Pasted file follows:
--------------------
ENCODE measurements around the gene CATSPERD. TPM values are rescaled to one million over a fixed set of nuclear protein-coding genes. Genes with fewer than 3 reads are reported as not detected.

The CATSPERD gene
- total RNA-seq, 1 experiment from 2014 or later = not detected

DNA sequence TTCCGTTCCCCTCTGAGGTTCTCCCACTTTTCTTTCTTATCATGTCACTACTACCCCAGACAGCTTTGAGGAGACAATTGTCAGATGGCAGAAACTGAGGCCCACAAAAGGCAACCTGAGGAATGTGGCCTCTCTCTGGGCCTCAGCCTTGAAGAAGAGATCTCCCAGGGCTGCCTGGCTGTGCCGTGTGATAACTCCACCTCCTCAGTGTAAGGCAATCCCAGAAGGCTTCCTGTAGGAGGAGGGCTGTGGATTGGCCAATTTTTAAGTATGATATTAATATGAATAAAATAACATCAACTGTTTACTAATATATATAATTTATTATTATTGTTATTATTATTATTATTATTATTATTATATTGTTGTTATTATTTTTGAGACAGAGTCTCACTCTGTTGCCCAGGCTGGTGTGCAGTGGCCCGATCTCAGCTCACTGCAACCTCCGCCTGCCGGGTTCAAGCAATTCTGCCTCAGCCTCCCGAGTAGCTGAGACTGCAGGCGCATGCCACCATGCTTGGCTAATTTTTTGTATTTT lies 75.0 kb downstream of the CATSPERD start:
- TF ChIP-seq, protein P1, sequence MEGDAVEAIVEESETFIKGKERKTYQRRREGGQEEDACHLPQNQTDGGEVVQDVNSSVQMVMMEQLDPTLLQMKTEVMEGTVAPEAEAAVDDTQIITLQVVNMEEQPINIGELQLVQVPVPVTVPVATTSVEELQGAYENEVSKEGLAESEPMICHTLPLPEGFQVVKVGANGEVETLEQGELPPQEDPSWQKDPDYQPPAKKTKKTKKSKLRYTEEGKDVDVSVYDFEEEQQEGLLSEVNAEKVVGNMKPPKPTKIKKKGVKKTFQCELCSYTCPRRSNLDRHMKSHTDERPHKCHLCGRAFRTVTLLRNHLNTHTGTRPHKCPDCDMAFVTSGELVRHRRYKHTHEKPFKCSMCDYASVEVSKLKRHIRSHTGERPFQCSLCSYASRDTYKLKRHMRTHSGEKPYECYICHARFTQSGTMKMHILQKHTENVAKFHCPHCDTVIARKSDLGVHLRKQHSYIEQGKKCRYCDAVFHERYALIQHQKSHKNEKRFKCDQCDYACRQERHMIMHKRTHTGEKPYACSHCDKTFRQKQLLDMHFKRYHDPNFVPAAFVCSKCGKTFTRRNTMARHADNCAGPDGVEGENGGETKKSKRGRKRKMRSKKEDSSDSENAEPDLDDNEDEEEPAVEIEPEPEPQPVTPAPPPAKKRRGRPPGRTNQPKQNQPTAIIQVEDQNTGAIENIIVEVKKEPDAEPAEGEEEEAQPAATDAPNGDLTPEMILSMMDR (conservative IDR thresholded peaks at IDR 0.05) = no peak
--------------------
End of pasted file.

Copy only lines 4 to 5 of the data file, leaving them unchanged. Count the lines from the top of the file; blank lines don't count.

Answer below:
DNA sequence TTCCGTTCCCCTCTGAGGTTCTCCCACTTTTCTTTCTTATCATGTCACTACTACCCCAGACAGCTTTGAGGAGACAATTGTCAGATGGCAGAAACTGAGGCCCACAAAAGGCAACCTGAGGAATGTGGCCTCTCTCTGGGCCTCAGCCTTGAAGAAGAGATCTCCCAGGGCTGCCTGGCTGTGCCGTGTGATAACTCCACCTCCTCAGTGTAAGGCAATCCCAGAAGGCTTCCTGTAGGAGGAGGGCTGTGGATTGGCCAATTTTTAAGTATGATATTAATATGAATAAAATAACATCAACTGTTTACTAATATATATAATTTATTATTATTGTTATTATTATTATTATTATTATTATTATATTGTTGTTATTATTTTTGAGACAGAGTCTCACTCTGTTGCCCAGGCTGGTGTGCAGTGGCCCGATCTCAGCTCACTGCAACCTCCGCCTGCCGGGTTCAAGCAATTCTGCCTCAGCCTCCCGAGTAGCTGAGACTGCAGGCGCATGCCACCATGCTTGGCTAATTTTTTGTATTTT lies 75.0 kb downstream of the CATSPERD start:
- TF ChIP-seq, protein P1, sequence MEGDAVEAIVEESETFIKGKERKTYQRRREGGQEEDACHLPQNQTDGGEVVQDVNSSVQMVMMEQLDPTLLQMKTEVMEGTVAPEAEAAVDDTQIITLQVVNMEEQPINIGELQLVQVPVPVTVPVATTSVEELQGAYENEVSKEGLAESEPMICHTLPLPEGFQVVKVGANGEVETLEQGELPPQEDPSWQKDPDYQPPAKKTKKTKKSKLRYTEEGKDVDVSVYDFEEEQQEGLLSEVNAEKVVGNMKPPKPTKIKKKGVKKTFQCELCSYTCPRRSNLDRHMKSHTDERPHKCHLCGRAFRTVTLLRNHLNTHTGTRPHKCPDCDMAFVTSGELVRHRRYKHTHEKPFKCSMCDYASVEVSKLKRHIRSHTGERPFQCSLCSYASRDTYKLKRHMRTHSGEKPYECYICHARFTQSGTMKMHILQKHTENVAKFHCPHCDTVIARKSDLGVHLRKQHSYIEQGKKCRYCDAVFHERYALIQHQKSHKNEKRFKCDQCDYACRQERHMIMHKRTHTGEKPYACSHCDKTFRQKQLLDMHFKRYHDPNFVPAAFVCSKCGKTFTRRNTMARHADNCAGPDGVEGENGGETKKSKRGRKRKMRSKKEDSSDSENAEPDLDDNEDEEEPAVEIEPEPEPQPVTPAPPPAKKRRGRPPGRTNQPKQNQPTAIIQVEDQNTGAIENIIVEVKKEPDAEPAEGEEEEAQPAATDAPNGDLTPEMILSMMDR (conservative IDR thresholded peaks at IDR 0.05) = no peak